Earth, Wind & Fire

With Maurice as the bandleader and producer of most of the band's albums, EWF earned legendary status winning six Grammy Awards out of a staggering 14 nominations, an NAACP Hall of Fame Award, a star on the Hollywood Boulevard Walk of Fame and four American Music Awards and the sale of over 90 million of the froup's albums worldwide. As a member of the band, Maurice was bestowed with such honors of being inducted into the Rock and Roll Hall of Fame, the Vocal Group Hall of Fame, The Songwriters Hall of Fame and The NAACP Image Awards Hall of Fame.

White was responsible for incorporating the sound of the kalimba and of a horn section – namely the Phenix Horns and Earth, Wind & Fire Horns – into the music of Earth, Wind & Fire.

Due to his diagnosis of Parkinson's Disease in the late 1980s, White stopped touring with Earth, Wind & Fire in 1994. However, he retained executive control of the band and was still very active in the music business, producing and recording with EWF and other artists. Messages of encouragement from celebrities including Steven Tyler of Aerosmith, Boyz II Men, Smokey Robinson, Isaac Hayes, Michael Jackson, Eric Clapton and Tom Morello of Rage Against the Machine were published for White.

From time to time he appeared on stage with Earth, Wind & Fire since his retirement from the road, for instance at the 2004 Grammy Awards Tribute to Funk, and alongside Alicia Keys at Clive Davis' 2004 pre-Grammy awards party where they performed the band's 1978 hit "September".

Deniece Williams

In 1976, White, with Charles Stepney co-produced Deniece Williams' – a former backup vocalist for Stevie Wonder – debut album, This Is Niecy, which was released on Columbia Records. The album was the first project for the newly formed production company Kalimba Productions which was formed by Maurice White and Charles Stepney in the same year. This Is Niecy rose to number 3 on the R&B charts and contained the single Free which reached number 25 on the pop charts, number 5 on the R&B charts and number 1 on the UK singles charts. This is Niecy has been certified gold in the United States by the RIAA. With the death of Charles Stepney a few months after the release of This Is Niecy White solely produced Williams second album Song Bird. Released in 1977 this album reached number 23 on the black albums chart and the single "Baby, Baby My Love's All For You" reached number 13 and number 32 on the black and UK singles chart respectively.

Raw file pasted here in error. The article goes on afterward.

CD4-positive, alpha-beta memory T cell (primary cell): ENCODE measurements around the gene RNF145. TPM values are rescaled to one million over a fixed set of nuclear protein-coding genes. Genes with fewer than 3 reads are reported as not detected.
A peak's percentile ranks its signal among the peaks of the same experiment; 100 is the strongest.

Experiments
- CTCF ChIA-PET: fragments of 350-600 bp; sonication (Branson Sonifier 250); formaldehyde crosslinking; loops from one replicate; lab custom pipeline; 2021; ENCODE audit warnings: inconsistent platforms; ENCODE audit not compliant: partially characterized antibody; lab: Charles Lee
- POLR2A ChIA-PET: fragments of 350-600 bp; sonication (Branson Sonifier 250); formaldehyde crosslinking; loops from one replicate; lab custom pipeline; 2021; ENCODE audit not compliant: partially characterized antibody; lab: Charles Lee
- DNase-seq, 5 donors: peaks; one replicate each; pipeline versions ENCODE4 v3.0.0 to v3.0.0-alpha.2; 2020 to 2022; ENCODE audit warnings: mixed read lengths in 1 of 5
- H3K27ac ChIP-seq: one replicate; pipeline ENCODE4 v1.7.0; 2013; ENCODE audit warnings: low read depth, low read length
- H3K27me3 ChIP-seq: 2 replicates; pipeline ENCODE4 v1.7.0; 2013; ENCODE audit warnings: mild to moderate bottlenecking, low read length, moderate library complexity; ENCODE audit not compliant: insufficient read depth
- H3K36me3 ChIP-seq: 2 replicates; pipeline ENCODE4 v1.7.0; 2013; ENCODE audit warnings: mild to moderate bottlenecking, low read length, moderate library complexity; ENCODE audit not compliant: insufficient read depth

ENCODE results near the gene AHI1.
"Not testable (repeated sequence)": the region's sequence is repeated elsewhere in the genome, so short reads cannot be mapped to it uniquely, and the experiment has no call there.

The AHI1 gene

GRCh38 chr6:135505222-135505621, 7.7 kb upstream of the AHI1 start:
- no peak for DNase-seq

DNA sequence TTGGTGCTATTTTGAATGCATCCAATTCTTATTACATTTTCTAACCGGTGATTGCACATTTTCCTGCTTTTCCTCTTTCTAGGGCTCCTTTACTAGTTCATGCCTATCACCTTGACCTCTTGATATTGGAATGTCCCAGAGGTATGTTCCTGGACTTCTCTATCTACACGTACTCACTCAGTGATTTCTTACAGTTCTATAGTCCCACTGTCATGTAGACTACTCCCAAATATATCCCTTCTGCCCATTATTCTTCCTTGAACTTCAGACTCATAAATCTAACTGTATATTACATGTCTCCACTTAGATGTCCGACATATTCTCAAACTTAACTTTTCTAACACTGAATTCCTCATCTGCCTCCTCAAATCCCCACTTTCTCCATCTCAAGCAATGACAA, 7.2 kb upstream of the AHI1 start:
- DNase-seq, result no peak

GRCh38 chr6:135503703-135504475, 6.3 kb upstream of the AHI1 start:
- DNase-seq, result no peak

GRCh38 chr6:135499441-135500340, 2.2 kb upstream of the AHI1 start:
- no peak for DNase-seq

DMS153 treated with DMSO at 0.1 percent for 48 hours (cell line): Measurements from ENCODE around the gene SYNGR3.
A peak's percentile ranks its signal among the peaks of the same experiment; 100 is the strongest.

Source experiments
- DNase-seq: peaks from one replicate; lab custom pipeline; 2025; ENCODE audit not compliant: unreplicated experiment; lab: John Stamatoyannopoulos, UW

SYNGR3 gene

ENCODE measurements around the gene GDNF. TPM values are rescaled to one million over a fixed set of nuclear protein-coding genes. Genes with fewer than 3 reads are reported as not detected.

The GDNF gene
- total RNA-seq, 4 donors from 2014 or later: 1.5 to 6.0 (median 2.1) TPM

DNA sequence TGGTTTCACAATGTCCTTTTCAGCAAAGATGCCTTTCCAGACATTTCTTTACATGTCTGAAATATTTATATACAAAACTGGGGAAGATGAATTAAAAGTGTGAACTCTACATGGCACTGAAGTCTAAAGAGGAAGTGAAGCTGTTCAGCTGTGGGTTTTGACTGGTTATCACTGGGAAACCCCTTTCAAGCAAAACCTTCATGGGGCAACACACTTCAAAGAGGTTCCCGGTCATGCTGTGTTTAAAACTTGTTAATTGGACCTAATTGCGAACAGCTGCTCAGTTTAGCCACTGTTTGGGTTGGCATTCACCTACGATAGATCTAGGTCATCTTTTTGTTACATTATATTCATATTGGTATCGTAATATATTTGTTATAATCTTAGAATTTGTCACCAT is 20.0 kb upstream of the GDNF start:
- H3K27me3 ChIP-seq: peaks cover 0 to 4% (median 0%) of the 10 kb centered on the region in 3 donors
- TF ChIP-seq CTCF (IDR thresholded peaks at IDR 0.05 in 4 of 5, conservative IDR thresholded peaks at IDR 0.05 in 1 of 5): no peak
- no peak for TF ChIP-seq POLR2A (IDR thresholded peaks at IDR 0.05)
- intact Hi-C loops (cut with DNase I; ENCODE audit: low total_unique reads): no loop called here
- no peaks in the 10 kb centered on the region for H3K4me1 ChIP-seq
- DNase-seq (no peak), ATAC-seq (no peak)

Deniece later released four more albums on Columbia Records for Kalimba Productions which were 1978's That's What Friends Are For, 1979's When Love Comes Calling, My Melody released in 1981 and 1982's Niecy respectively. In a 2007 interview Deniece says that "I loved working with Maurice White" and "he taught me the business of music, and planning and executing a plan and executing a show."

The Emotions

After Stax Records became embroiled in financial problems, the girl group the Emotions looked for a new contract and found one with Columbia Records on which their album Flowers was released in 1976. With Charles Stepney co-producing their album with Maurice, Flowers was their first charting album since 1969. It rose to number 5 on the R&B charts and has been certified gold in the US. The singles "Flowers" and "I Don't Wanna Lose Your Love" from this album reached number 16 and number 13 on the R&B charts.